The final moment of Al’s performance on the Strings Attached tour featured a confetti cannon. I love this shot! Nathan took it.

Our getaway to the Weird Al Strings Attached tour

For information and a review of the concert itself, visit here: https://www.post-gazette.com/ae/music/2019/07/08/Weird-Al-Yankovic-benedum-center-strings-attached-tour-review/stories/201907080068

Here’s a list of my top favorite Weird Al songs (and a couple of my husband’s favorites, too!) and where you can listen to them on Weird Al’s official YouTube channel.

“The Brady Bunch”

(Parody of “The Safety Dance” by Men Without Hats)

“Weird Al” Yankovic in 3-D – 1984



“Buy Me a Condo”


“Weird Al” Yankovic in 3-D  – 1984



“King of Suede”

(Parody of “King of Pain” by The Police)

“Weird Al” Yankovic in 3-D  – 1984



“Theme from Rocky XIII (aka: The Rye or The Kaiser)”

(Parody of “Eye of the Tiger” by Survivor)

“Weird Al” Yankovic in 3-D  – 1984



“Nature Trail to Hell”


“Weird Al” Yankovic in 3-D – 1984



“Dare to Be Stupid”


Dare to Be Stupid – 1985




(Parody of “Lola” by The Kinks)

Dare to Be Stupid – 1985



“Addicted to Spuds”

(Parody of “Addicted to Love” by Robert Palmer)

Polka Party – 1986



“Here’s Johnny”

(Parody of “Who’s Johnny?” by El DeBarge)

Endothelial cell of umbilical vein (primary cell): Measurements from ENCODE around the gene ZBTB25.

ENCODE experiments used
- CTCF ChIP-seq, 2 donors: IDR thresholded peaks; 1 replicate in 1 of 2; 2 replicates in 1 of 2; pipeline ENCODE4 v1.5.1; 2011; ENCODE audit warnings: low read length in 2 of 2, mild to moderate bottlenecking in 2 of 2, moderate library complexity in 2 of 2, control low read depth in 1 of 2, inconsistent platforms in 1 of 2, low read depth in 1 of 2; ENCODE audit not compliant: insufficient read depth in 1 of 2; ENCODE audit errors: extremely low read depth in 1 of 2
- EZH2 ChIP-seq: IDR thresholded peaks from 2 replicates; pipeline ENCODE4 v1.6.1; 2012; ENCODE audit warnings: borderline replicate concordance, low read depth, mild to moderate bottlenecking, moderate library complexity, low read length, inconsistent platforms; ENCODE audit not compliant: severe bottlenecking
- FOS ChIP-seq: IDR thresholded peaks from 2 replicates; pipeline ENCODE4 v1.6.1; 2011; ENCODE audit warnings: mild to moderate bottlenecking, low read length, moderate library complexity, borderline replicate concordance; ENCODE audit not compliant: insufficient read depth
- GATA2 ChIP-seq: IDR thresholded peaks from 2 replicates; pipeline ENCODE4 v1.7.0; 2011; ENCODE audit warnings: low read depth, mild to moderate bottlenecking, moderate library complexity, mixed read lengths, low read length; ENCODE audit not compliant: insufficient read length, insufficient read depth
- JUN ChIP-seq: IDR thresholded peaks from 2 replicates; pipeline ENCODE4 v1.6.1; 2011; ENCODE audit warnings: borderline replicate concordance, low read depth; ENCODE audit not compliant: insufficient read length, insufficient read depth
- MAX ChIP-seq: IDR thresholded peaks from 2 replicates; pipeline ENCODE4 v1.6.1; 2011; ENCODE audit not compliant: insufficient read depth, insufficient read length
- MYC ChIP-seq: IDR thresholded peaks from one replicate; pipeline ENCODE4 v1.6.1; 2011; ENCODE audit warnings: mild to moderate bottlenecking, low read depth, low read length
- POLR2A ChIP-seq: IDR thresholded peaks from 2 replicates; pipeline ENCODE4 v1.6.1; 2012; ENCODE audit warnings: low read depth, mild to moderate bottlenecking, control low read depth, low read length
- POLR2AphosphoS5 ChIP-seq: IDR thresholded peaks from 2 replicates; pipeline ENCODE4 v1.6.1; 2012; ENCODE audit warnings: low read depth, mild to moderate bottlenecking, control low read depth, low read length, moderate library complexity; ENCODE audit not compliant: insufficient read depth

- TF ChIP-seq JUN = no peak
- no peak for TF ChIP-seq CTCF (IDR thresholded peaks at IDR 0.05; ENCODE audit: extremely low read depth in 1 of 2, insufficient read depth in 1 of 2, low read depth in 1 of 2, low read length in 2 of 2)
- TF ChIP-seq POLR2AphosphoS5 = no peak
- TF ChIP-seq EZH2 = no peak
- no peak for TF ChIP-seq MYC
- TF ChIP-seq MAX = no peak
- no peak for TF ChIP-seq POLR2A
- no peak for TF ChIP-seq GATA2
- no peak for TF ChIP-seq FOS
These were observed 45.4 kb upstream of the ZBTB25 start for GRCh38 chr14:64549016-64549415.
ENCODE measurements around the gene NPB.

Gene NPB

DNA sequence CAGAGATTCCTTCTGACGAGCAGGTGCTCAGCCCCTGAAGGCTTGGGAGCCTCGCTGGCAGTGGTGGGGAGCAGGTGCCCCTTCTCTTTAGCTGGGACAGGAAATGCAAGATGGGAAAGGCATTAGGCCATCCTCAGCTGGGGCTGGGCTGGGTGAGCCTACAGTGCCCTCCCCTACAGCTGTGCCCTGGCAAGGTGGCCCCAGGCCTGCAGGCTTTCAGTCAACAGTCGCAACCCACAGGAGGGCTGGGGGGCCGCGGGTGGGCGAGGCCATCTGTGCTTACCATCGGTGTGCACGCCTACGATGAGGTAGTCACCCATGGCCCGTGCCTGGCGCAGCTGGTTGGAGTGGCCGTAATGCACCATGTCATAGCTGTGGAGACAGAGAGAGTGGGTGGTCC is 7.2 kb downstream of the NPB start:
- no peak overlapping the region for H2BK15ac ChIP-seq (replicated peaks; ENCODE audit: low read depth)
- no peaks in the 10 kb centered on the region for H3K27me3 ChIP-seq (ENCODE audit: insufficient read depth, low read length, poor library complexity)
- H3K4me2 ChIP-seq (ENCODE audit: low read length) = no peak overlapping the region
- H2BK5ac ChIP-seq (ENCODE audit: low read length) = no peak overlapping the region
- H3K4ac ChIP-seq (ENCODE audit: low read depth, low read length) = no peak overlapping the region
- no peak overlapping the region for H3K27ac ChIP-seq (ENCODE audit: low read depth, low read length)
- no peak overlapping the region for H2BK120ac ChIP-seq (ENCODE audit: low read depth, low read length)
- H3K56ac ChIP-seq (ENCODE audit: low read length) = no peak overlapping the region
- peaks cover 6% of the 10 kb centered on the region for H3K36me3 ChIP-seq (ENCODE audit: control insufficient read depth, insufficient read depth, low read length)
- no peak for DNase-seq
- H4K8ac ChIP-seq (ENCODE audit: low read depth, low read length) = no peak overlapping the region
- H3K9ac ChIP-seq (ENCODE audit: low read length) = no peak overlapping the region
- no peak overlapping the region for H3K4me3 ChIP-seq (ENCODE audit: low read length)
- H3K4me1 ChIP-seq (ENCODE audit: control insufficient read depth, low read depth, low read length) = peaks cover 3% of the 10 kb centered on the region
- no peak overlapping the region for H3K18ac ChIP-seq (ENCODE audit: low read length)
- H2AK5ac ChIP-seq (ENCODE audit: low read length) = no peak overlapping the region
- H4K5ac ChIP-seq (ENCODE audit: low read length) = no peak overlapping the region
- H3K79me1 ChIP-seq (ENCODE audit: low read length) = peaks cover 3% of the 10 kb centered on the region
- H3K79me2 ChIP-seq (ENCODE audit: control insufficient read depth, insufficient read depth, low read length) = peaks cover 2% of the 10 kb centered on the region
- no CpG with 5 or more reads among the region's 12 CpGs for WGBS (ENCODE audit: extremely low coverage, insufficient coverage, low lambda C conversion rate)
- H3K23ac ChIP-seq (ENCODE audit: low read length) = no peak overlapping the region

Polka Party – 1986



“Toothless People”

(Parody of “Ruthless People” by Mick Jagger)

Polka Party – 1986



“Christmas at Ground Zero”


Polka Party – 1986




(Parody of “Bad” by Michael Jackson)

Even Worse – 1988



“Money for Nothing/Beverly Hillbillies”

(Parody of “Money for Nothing” by Dire Straits)

UHF – Original Motion Picture Soundtrack and Other Stuff – 1989





UHF – Original Motion Picture Soundtrack and Other Stuff – 1989



“She Drives Like Crazy”

(Parody of “She Drives Me Crazy” by Fine Young Cannibals)

UHF – Original Motion Picture Soundtrack and Other Stuff – 1989



“Jurassic Park”

(Parody of “MacArthur Park” written by Jimmy Webb as performed by Richard Harris)

Alapalooza – 1993



“Frank’s 2000” TV”


Alapalooza – 1993



“Amish Paradise”

(Parody of “Gangsta’s Paradise” by Coolio)

Bad Hair Day – 1996



“The Night Santa Went Crazy”


Bad Hair Day – 1996



“White and Nerdy”

(Parody of “Ridin’” by Chamillionaire featuring Krayzie Bone)

Straight Outta Lynwood – 2006



“Don’t Download This Song”

(Original; parody of 80s charity songs like “We Are the World”)

Straight Outta Lynwood – 2006




(Original, but parodies The Doors)

Internet Leaks – 2009



“Skipper Dan”


Internet Leaks – 2009




(Parody of “Happy” by Pharrell Williams)

Mandatory Fun – 2014


About kristipetersenschoonover

A ghost story writer who still sleeps with the lights on, Kristi Petersen Schoonover’s fiction has appeared in many magazines and anthologies; her traditionally published books include a short story collection, THE SHADOWS BEHIND. She was the recipient of three Norman Mailer Writers Colony Residencies and holds an MFA in Creative Writing from Goddard College. She serves as co-host of the DARK DISCUSSIONS podcast, as founding editor of the dark literary journal 34 ORCHARD, and is a member of both the New England Horror Writers and the Horror Writers Association. Follow her adventures at kristipetersenschoonover.com.

Posted on July 28, 2019, in Deep Thoughts & Fun Stuff and tagged , , , , , , , . Bookmark the permalink. 2 Comments.

  1. I remember when White n Nerdy came out. I laughed so hard!